Often when I see posts and activities about growth mindset, they usually include some amazing picture books. While I love picture books, novels are a huge part of my classroom. My yearlong curriculum is based completely on using novels (with some additional resources, especially for non-fiction). This is when I decided to plan a novel unit based around growth mindset.
This post may contain some affiliate links, which means if you click on one of the links and make a purchase, I'll receive a small commission. You will never incur a fee or charge for this.
This unit is planned as the first of the year for my fifth graders, but it can also be used at other points in the year. 

These three novels are my main focus:
1. Because of Mr. Terupt: Several of the students go through a mindset change, but my favorite is Jeffrey. He's a quiet character so he can be overlooked, but his mental shift is so powerful.
2. Fish in a Tree: Ally is in 6th grade but can't read. This is a concept that's foreign to most of our students. And for those that struggle, they will see a kindred spirit in Ally. Her mindset completely changes from beginning to the end.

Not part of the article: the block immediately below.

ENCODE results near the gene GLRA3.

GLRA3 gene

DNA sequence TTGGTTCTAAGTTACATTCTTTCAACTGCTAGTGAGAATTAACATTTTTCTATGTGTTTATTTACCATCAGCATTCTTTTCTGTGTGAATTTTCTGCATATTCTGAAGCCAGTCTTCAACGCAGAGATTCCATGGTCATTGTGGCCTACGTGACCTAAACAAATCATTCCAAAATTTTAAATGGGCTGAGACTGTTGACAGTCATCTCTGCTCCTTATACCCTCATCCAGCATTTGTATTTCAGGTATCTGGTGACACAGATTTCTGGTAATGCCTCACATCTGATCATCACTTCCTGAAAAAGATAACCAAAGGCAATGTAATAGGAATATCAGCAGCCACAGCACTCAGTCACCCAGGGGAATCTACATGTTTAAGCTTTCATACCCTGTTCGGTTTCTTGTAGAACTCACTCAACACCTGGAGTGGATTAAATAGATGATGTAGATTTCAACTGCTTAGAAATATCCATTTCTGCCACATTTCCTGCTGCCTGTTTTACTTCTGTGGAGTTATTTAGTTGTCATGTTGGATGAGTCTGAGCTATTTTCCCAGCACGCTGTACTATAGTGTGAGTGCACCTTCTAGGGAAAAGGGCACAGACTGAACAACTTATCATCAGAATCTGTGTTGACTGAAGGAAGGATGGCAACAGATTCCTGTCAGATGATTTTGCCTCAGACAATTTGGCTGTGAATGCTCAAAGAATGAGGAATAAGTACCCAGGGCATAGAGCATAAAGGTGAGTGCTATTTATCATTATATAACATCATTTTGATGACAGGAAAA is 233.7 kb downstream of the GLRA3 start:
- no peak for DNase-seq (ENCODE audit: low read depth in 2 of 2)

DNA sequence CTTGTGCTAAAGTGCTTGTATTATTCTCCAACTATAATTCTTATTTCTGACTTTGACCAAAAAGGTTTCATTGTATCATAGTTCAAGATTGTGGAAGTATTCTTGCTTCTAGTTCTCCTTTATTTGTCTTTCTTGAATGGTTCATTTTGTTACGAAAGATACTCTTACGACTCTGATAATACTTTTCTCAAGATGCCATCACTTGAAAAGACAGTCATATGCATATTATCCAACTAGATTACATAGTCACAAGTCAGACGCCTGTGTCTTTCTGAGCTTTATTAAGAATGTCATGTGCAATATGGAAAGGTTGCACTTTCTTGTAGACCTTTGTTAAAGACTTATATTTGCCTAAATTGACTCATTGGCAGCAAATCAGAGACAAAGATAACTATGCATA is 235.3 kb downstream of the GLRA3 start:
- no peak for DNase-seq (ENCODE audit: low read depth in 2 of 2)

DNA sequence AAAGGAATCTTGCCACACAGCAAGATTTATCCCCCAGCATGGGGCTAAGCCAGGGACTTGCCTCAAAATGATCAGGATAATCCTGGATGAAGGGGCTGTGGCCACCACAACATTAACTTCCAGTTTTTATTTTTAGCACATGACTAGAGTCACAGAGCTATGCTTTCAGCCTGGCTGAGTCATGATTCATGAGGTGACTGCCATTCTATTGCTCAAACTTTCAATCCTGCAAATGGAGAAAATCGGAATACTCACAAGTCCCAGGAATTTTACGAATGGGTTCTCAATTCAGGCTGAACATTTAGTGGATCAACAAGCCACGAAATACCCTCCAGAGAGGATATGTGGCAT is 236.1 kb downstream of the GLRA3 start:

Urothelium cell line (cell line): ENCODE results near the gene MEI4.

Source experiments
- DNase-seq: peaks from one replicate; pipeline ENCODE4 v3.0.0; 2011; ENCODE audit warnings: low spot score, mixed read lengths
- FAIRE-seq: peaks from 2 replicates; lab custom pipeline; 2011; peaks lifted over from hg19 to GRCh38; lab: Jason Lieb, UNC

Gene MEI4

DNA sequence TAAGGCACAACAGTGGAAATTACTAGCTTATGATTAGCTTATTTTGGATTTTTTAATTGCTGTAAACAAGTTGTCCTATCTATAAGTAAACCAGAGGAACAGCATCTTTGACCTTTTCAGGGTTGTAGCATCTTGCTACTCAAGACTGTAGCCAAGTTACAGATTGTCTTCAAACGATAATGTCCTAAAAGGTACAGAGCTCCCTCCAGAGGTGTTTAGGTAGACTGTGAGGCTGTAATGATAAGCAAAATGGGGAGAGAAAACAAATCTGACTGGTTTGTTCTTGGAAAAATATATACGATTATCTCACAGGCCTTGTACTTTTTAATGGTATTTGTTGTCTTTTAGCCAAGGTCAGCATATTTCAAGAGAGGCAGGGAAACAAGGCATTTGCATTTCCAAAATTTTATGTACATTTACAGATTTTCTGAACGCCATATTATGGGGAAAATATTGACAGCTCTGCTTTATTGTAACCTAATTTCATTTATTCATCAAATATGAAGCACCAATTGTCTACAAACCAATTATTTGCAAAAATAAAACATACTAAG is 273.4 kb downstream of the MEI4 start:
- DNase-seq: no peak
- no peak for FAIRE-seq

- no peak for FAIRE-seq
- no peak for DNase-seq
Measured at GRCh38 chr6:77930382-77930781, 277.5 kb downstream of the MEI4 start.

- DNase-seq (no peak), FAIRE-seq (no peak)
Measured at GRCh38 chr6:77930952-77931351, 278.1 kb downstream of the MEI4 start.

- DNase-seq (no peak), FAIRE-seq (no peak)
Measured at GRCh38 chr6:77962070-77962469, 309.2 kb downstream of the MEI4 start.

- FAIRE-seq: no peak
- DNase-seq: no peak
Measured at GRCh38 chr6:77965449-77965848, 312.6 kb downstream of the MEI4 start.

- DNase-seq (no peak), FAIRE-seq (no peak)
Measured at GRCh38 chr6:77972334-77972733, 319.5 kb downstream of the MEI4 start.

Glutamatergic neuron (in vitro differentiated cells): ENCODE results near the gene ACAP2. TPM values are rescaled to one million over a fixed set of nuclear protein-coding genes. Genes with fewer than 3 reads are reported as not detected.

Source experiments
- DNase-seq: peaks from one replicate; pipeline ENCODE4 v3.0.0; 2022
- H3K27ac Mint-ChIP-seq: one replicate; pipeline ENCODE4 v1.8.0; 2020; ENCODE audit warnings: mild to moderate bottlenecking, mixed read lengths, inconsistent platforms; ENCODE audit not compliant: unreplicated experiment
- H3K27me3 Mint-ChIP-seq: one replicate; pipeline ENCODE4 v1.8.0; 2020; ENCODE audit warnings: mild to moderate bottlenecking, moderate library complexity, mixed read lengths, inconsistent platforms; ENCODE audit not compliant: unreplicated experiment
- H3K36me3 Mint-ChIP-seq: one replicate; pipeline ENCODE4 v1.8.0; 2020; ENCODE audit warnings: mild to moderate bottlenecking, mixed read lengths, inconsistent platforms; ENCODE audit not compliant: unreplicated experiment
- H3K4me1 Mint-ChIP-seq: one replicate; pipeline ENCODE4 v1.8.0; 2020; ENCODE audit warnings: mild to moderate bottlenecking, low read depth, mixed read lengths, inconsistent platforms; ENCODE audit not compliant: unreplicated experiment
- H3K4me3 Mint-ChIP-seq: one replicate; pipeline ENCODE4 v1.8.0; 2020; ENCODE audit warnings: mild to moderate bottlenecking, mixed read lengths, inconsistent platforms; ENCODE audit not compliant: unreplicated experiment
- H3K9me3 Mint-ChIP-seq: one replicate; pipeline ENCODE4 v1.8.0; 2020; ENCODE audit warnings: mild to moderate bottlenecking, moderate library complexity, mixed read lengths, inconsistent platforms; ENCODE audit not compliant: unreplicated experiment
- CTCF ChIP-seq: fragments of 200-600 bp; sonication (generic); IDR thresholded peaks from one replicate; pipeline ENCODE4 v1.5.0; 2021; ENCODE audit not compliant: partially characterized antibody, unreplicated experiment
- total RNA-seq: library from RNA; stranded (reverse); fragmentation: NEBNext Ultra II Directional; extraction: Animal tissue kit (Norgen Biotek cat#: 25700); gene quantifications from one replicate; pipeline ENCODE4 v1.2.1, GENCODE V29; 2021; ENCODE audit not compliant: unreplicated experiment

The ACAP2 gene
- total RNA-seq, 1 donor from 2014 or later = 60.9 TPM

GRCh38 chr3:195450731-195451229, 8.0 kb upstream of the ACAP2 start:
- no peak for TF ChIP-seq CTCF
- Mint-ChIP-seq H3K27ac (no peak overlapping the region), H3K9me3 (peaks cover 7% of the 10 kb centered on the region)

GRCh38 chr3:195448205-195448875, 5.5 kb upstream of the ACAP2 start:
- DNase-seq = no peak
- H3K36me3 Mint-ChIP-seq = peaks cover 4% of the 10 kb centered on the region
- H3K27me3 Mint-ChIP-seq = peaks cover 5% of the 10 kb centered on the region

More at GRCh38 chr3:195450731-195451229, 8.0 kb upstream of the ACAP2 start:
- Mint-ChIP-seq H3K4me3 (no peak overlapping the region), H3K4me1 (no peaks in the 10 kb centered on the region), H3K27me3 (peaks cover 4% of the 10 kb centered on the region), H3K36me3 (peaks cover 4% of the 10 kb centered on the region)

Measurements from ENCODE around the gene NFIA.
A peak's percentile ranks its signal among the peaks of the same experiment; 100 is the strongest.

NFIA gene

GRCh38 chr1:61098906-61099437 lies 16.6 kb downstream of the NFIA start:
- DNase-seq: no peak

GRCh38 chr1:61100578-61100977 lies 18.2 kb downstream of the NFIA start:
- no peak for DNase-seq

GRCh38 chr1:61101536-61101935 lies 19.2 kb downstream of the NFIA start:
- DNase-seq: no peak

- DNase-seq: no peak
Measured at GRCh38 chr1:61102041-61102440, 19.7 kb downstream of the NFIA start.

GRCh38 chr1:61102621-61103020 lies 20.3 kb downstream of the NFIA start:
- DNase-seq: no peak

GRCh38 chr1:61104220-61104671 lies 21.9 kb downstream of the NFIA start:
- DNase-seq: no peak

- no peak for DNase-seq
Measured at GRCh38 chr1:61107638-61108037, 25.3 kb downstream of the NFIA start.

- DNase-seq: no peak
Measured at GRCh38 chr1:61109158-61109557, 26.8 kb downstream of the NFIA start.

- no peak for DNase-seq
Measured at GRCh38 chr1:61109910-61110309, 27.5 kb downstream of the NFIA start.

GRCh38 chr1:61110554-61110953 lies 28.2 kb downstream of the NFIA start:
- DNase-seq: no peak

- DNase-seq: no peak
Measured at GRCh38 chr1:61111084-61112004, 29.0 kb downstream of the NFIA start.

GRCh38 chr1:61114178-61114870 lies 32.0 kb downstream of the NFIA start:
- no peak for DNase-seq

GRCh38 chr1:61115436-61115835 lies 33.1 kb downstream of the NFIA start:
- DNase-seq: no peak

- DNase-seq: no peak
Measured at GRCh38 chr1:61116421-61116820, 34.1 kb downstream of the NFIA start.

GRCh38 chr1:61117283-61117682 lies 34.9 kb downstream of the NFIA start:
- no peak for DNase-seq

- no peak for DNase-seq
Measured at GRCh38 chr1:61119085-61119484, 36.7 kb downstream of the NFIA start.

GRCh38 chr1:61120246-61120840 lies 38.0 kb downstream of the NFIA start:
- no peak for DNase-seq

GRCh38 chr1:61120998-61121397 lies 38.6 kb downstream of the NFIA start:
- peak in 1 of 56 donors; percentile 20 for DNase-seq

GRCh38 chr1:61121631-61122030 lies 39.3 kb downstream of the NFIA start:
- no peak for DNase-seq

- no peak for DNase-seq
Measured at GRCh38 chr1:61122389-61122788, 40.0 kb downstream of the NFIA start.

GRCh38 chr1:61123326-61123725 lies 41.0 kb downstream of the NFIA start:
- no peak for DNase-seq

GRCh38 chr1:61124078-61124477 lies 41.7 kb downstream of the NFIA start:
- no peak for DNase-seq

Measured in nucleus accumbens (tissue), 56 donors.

3. Holes: Stanley goes through both mental and physical changes throughout the novel. He learns a lot about himself and grows as a person during his experience at Camp Green Lake.

Here's a picture of my standards based outline: 
Grab a printable PDF version of this with links to the pictured resources and YouTube videos at the end of this post!
During the first two weeks, we'll focus on Because of Mr. Terupt, which my students will have read over the summer.* The book is segmented into months, which works perfectly for our review. Using discussion task cards and our monthly summary booklet, we can focus on important parts of the book. Since my students have already read it, I'm trying to have them review it without having them completely reread the whole book. We'll start using it to model narrative elements, including types of conflict, and discuss character traits. Each of the characters is so unique that it's easy to explore their traits and how they change over the